Janesville28.3°

Brodhead bowling fundraiser aims to help family devastated by accident

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ANN MARIE AMES
April 3, 2011
— Cody Spooner brought his mom’s old bowling ball to the fundraiser.

Mom had loved bowling, he said.


For a second, a smile lit up Spooner’s face. It came and went quickly, but it was one of those smiles that makes a person feel better to see it.


Spooner and his little brother, Clay, spent Saturday afternoon bowling with family and friends at Cardinal Lanes in Brodhead. The event was a fundraiser for the boys and their older sister, Kaitlin.


The siblings’ parents, Doug and Cindy Spooner, both 40, of Brodhead, died March 5 as the result of a two-car crash in rural Brodhead. The driver of the other car, Penny L. Sprague, 40, of Brodhead, died at the scene of the crash. Clay, 12, was badly injured in the crash.


He came home Friday for the first time after a stay at American Family Childrens Hospital, Madison.


Clay was the cheerful center of attention during Saturday’s event. His red T-shirt bore the phrase, “Bow Down to me, peasants,” something Clay was fond of running around the house shouting, Cody said.


The back of Clay’s T-shirt said, “King Spooner.” Cody, 18, did the funny British accent when he explained his little brother’s joke.


For the most part, Clay looks and sounds no different than he did before the accident, Cody said.


“He’s still goofy and stuff,” Cody said. “When he talks, you don’t even know anything happened.”


Clay’s right wrist and arm were broken in several places and are encased in a neon pink cast. Many bones in his face were broken, and he wears a bandage over a tracheotomy incision.


Clay had only one complaint about his injuries.


Bowling was “pretty hard” because he had to use his left hand, Clay said. However, having newspaper and TV reporters come to your bowling party was “pretty sweet,” he said.


Clay uses a wheelchair and can’t stand for more than a few seconds. Frame after frame, he stood at the end of the lane and rolled the bowling ball one-handed.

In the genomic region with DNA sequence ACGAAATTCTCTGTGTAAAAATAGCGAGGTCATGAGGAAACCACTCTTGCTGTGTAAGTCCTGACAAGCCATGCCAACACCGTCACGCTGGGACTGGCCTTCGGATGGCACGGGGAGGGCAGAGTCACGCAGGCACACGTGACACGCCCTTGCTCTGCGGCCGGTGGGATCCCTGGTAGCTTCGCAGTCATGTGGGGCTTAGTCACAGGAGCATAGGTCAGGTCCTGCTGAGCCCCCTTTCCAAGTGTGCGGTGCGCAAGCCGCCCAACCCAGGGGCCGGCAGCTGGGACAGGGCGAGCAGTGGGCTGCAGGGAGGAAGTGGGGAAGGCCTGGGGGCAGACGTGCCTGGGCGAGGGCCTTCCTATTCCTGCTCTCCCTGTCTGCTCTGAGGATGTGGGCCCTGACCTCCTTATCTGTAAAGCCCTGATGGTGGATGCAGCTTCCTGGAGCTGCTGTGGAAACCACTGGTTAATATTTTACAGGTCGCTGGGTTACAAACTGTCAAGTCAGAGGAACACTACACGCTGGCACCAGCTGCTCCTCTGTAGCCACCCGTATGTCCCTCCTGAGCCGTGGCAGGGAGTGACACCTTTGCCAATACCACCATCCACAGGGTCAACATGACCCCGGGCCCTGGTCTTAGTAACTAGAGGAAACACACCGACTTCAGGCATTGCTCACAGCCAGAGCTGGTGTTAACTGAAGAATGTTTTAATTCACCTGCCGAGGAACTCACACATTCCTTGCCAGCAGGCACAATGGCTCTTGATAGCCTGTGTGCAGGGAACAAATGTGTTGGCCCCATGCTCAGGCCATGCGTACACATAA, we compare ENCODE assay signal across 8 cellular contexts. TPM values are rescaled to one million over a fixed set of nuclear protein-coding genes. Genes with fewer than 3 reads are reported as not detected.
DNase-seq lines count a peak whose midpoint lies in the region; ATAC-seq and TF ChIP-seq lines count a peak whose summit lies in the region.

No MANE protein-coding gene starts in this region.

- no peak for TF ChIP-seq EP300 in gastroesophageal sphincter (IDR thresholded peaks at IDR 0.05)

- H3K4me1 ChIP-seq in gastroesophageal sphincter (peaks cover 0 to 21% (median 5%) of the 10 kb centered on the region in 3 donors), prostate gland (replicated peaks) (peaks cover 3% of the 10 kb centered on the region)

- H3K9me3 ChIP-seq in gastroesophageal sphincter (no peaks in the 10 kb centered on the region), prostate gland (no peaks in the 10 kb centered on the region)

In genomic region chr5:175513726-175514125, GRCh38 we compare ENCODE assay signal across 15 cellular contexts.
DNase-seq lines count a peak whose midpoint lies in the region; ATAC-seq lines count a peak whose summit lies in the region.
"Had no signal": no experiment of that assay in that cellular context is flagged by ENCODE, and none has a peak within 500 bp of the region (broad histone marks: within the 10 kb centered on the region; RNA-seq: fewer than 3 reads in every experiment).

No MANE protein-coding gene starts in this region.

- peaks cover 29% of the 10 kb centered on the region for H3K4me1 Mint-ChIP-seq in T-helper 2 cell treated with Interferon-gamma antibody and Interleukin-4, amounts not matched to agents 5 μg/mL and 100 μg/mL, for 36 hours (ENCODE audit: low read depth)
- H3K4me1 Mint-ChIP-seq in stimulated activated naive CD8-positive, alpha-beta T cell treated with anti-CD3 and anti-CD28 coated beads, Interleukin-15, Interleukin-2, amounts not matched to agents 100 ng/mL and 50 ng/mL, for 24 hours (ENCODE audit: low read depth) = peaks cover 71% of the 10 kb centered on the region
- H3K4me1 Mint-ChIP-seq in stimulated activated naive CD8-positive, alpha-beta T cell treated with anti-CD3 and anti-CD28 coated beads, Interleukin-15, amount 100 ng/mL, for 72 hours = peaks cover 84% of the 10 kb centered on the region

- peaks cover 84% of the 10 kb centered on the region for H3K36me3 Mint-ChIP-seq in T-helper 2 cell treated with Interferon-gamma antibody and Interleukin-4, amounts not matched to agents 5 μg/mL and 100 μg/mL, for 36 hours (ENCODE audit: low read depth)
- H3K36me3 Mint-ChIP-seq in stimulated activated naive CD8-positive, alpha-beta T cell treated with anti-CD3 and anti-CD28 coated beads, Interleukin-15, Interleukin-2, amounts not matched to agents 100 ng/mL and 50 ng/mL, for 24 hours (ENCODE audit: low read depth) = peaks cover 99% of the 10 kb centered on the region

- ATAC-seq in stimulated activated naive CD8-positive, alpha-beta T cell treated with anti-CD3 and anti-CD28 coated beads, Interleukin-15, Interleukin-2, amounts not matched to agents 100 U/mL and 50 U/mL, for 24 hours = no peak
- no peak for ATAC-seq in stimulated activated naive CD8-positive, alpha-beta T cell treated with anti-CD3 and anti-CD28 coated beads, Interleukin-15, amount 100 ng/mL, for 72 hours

As time went on, Cody held on to the back of his brother’s T-shirt to keep him steady.


Starting this week, a tutor could come to the house to work with Clay for a few hours, Cody said. Eventually, Clay could start going back to school and hopefully will finish out seventh grade in Brodhead, he said.


Clay’s strong, energetic appearance is a little deceiving, said the siblings’ aunt Lisa Cleary of Brooklyn. He has a lot of healing and therapy ahead of him and must be careful not to play too rough, she said.


Cleary still is trying to wrap her head around the fact that her sister and brother-in-law are gone. Such a tragedy is one of those things you always think happens to other families, she said. It’s left the Spooner siblings having to make adult decisions and live in adult situations, Cleary said.


What’s next for the kids isn’t totally clear, Cody said. He is a student at UW-Rock County and in August will leave for basic training for the Army Reserve.


He likes caring for the family’s herd of Simmental cattle. But it’s not what he planned on doing for work.


It’s nothing new to Cody to care for 50 head of cows and their new spring calves. But planning for next year is more of a mystery.


Doug carried the breeding plan for the herd in his head. He knew it forward and back, Cody said.


“We’d be in the truck and he’d be talking about some cow’s daughter or another,” Cody said. “He was pretty special. He knew his stuff.”


So did Cindy, who loved her career as a veterinary technician and loved animals in general, Cody said.


He has been amazed at the number of people in the last four weeks he has met who knew his parents and have stepped forward in kindness.


“They’d be grateful,” Cody said of his mom and dad.


Cleary agreed and asked that people keep the family in their thoughts and prayers.


“We need that more than anything.”



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